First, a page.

ALBUQUERQUE — The mayor of New Mexico’s largest city appeared to fend off more conservative challengers in the Democratic Party, taking 56 percent of the votes cast in a three-way race as ballots continued to be counted late Tuesday.
Mayor Tim Keller was confronting questions about his ability to contain crime with plans and programs that focus on the root causes, such as addiction and poverty.
His challengers include two-term Bernalillo County Sheriff Manny Gonzales, who backed a move by then-President Donald Trump to send more federal law enforcement agents to Albuquerque. Eddy Aragon, owner of a conservative radio station, also was seeking the top job in Albuquerque, describing a city afflicted by crime and economic insecurity.
Early returns indicated Albuquerque voters were not in favor of a $50 million bond measure that would help pay for a new stadium. New Mexico United for All — a political action committee bankrolled by the New Mexico United soccer team — has been the biggest fundraiser and spender in the city election.
As polls closed, Bernalillo County Clerk Linda Stover described robust voter participation, with more 30 percent in casting ballots in the county.
By 5 p.m., about 216,000 people had voted in person and by absentee ballot across New Mexico in consolidated local elections. In comparison, about 224,000 votes were cast statewide in 2019 local elections — or 18 percent of registered voters.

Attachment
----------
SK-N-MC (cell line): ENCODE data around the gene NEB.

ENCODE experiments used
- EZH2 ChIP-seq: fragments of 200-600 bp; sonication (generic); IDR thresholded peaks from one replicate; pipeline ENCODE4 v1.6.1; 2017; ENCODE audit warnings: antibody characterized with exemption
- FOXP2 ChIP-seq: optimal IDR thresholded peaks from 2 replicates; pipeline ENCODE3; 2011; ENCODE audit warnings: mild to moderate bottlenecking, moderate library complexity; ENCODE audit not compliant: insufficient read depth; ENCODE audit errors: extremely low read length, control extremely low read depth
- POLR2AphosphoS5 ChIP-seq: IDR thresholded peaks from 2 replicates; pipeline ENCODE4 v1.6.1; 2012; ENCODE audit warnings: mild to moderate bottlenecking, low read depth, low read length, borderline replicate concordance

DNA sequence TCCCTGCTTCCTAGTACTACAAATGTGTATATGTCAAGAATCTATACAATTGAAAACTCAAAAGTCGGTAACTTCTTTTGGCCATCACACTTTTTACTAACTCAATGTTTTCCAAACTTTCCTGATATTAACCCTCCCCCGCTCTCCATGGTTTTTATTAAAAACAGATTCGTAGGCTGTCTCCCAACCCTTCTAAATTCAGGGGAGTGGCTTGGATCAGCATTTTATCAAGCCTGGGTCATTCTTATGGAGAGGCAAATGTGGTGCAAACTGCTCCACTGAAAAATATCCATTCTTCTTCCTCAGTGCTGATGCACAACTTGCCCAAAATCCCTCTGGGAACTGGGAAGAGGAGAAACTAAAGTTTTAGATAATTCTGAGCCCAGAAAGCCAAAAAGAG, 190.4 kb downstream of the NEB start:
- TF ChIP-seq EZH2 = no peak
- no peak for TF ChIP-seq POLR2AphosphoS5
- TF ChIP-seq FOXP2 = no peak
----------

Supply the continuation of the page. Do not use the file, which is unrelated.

Keller spent the day visiting polling sites and talking with voters. He told the Associated Press in an interview Tuesday he believed the campaign had been one about what kind of leadership residents want in a time of crisis.
“These are tough times for Albuquerque, whether it’s COVID or crime or homelessness,” he said. “I believe we’ve built a foundation to deal with those issues in a real way. And we’ve got to continue and follow through with those.”
Concerns about crime came to a head this summer when Albuquerque surpassed a record for homicides within a calendar year, a tally that continued to grow in the days ahead of the election.
Affordable housing has been a leading issue in New Mexico’s largest city, where Keller blamed the pandemic for a surge in homelessness.